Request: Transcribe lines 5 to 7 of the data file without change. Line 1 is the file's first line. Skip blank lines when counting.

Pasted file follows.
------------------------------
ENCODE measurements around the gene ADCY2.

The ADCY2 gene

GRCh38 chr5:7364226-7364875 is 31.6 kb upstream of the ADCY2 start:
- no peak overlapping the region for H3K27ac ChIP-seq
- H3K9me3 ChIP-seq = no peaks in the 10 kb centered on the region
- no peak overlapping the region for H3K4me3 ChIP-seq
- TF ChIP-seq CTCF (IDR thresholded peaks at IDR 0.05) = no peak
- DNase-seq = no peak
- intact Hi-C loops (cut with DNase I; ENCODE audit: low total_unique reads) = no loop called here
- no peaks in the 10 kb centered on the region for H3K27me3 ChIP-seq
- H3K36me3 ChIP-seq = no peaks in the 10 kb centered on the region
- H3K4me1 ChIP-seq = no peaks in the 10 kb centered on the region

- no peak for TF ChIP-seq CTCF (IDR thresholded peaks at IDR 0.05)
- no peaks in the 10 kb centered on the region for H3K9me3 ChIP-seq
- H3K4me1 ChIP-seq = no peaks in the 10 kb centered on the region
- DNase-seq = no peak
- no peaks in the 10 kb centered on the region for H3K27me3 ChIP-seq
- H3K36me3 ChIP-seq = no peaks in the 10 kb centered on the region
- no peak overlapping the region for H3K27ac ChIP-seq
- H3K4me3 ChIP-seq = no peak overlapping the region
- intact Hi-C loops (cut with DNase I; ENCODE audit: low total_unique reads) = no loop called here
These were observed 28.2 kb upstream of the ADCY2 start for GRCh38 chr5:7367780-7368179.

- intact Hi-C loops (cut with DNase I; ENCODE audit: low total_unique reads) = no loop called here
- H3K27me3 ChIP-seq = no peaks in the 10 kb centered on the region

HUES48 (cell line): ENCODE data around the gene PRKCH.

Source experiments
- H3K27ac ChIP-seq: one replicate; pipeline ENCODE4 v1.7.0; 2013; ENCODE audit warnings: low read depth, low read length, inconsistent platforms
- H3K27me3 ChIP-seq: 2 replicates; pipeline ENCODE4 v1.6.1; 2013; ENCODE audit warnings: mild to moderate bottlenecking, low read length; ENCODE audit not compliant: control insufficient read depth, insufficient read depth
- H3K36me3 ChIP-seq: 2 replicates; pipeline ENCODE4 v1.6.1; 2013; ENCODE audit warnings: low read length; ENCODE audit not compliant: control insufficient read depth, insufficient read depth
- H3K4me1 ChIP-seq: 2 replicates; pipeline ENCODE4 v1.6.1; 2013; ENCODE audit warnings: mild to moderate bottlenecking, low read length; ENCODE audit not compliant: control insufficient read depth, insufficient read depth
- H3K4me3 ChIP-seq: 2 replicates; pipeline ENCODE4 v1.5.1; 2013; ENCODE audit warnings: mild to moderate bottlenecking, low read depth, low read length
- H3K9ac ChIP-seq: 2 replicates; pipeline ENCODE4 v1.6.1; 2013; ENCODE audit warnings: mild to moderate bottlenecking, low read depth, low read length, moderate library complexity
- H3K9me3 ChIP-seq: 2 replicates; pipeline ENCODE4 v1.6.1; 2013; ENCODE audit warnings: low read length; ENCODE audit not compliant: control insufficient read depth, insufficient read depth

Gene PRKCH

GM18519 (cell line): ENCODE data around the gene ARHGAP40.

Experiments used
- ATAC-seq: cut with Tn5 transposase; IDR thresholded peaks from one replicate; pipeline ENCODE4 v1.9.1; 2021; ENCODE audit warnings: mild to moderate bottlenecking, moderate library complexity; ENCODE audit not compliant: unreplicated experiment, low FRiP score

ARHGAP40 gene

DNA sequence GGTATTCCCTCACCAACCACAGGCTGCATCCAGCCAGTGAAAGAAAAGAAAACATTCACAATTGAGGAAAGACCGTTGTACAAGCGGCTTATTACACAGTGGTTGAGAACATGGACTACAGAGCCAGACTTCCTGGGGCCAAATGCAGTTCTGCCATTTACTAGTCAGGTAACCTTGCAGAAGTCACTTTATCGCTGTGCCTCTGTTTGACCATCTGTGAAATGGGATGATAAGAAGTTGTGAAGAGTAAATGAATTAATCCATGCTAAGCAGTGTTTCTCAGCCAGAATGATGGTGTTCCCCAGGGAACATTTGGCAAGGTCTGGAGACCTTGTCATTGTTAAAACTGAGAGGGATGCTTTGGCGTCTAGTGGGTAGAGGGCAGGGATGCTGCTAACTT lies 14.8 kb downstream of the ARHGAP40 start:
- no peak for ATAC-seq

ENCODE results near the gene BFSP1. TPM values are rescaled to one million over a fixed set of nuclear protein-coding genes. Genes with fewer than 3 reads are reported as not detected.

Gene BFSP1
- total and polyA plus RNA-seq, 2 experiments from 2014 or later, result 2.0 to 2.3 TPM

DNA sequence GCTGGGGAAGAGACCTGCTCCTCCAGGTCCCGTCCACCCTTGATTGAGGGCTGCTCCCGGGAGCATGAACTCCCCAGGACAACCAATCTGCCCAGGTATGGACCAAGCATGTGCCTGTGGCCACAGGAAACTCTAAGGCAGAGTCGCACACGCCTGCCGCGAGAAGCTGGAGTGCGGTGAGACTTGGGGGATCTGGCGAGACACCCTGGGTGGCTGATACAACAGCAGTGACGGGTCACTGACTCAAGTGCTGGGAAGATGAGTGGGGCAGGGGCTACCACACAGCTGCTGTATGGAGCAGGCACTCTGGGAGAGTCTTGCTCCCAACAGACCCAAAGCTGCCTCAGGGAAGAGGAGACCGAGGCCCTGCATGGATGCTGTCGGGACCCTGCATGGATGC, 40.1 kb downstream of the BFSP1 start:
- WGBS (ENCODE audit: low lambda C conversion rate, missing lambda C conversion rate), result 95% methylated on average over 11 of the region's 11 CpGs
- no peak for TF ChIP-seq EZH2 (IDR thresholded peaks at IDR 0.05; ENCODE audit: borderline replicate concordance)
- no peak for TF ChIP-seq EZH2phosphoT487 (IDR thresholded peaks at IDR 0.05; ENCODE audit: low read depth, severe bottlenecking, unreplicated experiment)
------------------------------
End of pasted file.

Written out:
- H3K9me3 ChIP-seq = no peaks in the 10 kb centered on the region
- no peak overlapping the region for H3K4me3 ChIP-seq
- TF ChIP-seq CTCF (IDR thresholded peaks at IDR 0.05) = no peak